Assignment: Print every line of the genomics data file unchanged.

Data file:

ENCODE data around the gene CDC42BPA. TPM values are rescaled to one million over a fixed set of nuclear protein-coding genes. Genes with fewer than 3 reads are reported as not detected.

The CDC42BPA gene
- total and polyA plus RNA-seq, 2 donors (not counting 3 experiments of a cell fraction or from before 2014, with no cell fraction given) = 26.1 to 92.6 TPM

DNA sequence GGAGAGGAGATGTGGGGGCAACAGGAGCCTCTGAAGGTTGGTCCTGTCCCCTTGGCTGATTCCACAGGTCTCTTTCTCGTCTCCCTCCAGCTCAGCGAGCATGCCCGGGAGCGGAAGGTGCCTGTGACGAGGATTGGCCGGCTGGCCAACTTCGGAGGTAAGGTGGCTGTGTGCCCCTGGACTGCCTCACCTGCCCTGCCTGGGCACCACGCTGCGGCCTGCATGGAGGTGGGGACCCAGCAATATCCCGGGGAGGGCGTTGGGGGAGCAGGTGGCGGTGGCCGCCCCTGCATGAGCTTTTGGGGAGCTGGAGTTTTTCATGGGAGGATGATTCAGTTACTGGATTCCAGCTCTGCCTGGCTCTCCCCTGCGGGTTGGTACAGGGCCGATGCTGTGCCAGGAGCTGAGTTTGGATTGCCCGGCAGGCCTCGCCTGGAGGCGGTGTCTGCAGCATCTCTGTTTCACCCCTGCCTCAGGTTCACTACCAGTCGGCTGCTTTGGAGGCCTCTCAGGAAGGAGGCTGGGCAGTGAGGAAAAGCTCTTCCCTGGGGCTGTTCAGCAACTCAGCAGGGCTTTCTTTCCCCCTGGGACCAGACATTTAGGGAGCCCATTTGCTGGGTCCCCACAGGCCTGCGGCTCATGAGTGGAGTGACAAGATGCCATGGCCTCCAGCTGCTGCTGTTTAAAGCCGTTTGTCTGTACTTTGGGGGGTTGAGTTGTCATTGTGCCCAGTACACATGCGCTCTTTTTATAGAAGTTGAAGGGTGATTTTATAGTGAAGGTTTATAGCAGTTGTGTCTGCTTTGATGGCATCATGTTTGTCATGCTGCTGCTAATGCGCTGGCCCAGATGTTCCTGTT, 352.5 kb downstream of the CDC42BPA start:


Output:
ENCODE data around the gene CDC42BPA. TPM values are rescaled to one million over a fixed set of nuclear protein-coding genes. Genes with fewer than 3 reads are reported as not detected.

The CDC42BPA gene
- total and polyA plus RNA-seq, 2 donors (not counting 3 experiments of a cell fraction or from before 2014, with no cell fraction given) = 26.1 to 92.6 TPM

DNA sequence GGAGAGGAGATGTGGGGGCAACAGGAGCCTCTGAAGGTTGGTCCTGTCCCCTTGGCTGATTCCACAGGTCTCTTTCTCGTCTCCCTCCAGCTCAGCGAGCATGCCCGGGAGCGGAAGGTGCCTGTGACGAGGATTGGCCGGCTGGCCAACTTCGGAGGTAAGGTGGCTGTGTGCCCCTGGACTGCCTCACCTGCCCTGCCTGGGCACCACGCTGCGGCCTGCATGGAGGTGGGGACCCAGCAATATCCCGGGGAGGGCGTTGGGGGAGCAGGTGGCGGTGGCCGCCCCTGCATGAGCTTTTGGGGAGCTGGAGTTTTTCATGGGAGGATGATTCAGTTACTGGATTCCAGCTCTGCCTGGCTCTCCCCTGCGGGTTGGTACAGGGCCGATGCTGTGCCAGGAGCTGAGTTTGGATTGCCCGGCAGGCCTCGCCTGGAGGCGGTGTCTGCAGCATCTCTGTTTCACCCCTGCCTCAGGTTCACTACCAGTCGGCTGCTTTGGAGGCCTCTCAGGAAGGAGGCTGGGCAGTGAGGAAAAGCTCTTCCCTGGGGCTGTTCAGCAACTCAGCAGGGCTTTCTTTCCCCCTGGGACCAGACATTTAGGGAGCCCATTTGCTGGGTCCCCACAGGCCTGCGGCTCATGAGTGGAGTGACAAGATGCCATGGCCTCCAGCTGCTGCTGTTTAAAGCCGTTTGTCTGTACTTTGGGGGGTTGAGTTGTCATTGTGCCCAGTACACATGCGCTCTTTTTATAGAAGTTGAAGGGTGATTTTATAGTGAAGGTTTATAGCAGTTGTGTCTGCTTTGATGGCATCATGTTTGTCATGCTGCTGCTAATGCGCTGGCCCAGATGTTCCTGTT, 352.5 kb downstream of the CDC42BPA start: